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                                FFS.

                                Are your olive products bird-free?

                                https://www.birdguides.com/news/mill...mediterranean/

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                                  [URL]https://twitter.com/laurie_garrett/status/1137496586362249218?s=21[/URL]

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                                    Another addition to the crimes of David Cameron

                                    [URL]https://twitter.com/crisortunity/status/1137746106396434432?s=21[/URL]

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                                      Originally posted by Nefertiti2 View Post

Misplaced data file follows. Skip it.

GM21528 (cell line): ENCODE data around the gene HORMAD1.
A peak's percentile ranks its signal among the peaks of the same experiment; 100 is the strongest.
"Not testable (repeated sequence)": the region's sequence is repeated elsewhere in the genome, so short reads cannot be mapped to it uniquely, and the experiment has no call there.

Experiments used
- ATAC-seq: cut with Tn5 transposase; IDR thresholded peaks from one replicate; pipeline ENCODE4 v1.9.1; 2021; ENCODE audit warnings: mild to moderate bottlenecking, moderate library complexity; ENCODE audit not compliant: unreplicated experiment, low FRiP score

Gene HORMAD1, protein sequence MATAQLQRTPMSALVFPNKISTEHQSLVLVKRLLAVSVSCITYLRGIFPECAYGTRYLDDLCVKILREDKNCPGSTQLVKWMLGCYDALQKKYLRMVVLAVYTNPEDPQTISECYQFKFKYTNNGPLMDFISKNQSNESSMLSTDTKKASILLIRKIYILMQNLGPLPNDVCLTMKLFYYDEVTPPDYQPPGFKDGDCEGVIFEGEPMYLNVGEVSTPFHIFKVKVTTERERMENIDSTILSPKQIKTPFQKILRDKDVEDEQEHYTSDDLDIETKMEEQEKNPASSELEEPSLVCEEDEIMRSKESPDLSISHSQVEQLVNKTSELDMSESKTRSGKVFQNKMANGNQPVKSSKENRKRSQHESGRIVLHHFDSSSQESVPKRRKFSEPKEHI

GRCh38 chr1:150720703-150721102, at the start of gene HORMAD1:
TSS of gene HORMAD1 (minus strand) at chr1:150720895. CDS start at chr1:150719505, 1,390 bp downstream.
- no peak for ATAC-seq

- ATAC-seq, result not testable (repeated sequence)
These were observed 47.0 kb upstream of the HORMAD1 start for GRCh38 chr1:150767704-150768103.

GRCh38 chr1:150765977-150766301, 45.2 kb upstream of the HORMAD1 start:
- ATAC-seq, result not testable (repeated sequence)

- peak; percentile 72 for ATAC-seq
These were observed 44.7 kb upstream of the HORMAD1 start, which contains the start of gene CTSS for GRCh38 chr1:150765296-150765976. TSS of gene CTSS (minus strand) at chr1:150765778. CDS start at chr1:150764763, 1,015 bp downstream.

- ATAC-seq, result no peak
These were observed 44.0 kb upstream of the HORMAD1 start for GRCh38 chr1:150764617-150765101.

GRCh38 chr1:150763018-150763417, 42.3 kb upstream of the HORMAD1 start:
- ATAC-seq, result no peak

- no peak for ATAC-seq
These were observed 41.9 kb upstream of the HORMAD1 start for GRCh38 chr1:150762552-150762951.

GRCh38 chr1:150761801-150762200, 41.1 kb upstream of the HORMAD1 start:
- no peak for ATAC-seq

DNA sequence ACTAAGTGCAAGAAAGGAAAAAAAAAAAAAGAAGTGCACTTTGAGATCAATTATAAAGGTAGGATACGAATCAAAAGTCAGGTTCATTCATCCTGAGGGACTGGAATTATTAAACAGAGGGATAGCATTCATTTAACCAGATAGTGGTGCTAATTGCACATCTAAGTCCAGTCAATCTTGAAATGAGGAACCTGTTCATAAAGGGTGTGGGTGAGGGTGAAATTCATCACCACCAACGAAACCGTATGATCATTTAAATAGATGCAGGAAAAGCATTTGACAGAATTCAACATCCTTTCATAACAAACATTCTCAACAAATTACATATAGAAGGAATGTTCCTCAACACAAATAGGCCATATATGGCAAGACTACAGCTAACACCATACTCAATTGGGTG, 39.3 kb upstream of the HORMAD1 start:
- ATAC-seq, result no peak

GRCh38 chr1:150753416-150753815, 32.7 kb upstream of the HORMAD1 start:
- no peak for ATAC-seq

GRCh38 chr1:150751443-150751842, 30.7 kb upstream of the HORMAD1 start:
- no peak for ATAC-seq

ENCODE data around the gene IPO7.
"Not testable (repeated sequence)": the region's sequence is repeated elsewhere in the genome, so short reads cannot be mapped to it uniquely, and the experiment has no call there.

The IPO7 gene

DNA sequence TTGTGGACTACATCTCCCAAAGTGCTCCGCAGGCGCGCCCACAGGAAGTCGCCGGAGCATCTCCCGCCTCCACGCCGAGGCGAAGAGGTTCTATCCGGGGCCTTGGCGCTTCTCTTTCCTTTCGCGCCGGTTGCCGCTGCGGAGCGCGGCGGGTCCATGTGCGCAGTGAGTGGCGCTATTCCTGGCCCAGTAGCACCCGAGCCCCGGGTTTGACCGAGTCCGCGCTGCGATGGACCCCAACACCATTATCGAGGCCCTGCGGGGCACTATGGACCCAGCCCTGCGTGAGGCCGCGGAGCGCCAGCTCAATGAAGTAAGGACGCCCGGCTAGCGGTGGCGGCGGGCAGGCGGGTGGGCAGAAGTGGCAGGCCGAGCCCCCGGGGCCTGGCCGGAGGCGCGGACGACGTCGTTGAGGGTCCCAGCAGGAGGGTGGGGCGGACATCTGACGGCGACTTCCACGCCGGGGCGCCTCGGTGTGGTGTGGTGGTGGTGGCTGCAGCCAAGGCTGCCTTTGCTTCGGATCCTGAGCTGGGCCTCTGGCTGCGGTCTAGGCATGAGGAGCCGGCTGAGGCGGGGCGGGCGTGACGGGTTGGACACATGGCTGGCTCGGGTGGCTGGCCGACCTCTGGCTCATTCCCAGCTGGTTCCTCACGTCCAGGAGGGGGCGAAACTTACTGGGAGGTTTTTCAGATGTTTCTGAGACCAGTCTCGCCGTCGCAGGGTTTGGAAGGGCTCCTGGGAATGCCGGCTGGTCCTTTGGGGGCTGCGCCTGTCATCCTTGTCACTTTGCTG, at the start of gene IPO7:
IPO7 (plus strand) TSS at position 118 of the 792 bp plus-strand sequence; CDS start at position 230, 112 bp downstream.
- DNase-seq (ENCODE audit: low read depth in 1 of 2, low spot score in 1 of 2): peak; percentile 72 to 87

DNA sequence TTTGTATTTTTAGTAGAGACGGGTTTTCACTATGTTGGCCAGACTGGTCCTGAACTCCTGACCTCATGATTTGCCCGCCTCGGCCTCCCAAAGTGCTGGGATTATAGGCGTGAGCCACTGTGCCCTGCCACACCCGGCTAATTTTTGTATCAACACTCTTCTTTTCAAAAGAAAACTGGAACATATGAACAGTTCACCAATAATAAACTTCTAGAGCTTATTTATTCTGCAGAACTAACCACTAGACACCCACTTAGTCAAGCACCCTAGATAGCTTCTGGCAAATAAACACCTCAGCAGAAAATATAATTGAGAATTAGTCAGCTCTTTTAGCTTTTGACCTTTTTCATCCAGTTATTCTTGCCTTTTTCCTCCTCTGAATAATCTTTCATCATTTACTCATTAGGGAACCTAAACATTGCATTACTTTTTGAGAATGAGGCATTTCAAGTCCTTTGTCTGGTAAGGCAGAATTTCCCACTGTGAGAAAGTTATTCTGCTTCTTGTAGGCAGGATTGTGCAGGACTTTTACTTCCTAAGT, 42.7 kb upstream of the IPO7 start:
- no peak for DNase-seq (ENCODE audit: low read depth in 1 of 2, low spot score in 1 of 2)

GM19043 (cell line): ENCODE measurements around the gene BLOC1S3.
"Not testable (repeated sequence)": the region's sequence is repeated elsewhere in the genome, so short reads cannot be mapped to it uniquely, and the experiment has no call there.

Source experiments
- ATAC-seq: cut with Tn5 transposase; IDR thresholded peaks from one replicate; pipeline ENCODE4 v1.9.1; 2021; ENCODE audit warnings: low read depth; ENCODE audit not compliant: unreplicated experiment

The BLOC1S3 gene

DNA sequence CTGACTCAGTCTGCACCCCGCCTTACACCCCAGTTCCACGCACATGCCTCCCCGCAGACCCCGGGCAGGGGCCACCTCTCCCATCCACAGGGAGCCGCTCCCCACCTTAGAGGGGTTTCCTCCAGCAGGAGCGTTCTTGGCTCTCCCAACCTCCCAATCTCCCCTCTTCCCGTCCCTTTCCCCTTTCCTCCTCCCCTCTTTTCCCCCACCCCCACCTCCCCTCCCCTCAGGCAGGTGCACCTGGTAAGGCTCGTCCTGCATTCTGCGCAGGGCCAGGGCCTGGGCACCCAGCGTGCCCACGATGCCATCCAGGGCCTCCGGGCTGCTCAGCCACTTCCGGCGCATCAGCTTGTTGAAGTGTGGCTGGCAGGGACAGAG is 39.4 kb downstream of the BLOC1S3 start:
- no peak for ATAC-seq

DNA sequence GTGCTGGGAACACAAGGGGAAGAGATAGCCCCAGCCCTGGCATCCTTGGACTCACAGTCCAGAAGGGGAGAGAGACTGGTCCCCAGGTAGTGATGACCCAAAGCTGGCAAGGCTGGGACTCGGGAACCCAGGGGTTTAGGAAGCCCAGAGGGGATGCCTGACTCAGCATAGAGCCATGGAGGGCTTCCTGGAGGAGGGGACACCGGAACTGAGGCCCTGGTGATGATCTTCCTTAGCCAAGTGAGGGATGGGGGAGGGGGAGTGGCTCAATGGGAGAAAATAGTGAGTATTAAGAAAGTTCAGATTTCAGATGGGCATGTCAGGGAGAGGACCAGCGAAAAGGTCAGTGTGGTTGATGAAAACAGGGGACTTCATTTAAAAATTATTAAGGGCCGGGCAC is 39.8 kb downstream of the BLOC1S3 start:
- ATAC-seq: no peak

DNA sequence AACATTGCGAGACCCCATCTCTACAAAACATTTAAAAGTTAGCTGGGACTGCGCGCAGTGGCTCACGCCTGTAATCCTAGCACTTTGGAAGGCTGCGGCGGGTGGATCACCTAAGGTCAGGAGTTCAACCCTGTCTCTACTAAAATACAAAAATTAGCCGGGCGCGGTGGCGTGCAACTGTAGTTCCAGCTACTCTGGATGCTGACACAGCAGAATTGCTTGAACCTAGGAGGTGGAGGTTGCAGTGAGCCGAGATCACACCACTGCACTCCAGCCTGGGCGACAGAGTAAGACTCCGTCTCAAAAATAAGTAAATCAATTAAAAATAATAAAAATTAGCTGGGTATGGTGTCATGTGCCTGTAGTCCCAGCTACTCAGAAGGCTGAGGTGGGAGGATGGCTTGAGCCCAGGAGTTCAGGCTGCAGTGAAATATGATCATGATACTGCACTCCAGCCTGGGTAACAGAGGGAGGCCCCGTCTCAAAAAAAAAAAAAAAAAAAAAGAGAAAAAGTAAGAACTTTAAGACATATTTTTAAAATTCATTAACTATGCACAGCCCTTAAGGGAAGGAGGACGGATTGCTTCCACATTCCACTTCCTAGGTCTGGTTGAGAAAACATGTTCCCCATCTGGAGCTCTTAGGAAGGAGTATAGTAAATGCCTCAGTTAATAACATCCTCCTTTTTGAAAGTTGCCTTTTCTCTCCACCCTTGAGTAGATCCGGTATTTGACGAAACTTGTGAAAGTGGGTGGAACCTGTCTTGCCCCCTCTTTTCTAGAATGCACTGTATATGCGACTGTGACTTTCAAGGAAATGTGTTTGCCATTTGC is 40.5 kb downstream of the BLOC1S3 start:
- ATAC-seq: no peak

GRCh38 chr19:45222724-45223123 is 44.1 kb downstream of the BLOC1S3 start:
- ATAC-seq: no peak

Another addition to the crimes of David Cameron
                                      Conservatism kills.

                                      Study at the University of Bristol predicts thousands more will die in heatwaves if warming exceeds 1.5 degrees Celsius

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                                        [URL]https://twitter.com/lisang/status/1139203723526152192?s=21[/URL]

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                                          Originally posted by Nefertiti2 View Post
                                          FYI- the carbon footprint of PV panels in the UK is negative, you're too far north, in too cloudy a climate. In other words, the production, shipping, installation and disposal of PV panels installed in Britain use up more CO2 than what they save from generating electricity over their lifetimes.

                                          The geographical PV CO2 breakeven line in Europe is probably somewhere below the Pyrenees, in America it's close to the Mason-Dixon Line (but juts up in sunnier drier western regions like Nevada or Idaho).
                                          Last edited by linus; 13-06-2019, 18:31.